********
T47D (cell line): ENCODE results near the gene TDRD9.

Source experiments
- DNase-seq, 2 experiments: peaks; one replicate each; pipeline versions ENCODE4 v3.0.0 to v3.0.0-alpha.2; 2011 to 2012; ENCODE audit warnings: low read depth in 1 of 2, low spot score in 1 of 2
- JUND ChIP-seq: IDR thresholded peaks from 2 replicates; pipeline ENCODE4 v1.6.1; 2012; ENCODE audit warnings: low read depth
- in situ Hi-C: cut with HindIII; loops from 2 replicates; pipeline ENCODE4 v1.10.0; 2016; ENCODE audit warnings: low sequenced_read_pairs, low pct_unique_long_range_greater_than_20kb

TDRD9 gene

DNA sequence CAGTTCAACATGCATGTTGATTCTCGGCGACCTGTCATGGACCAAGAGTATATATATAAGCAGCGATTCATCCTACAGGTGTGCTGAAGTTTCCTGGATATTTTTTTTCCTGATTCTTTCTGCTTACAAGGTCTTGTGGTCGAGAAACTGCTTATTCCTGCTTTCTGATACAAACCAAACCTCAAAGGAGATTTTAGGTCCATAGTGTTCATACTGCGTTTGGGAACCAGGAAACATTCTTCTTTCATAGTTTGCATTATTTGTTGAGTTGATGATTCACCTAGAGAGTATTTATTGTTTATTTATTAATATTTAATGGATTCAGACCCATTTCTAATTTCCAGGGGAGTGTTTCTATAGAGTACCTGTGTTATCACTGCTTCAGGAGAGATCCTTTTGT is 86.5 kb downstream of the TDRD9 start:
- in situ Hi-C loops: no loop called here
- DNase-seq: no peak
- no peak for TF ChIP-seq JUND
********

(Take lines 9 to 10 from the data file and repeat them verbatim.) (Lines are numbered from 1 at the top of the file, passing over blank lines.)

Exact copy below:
- DNase-seq: no peak
- no peak for TF ChIP-seq JUND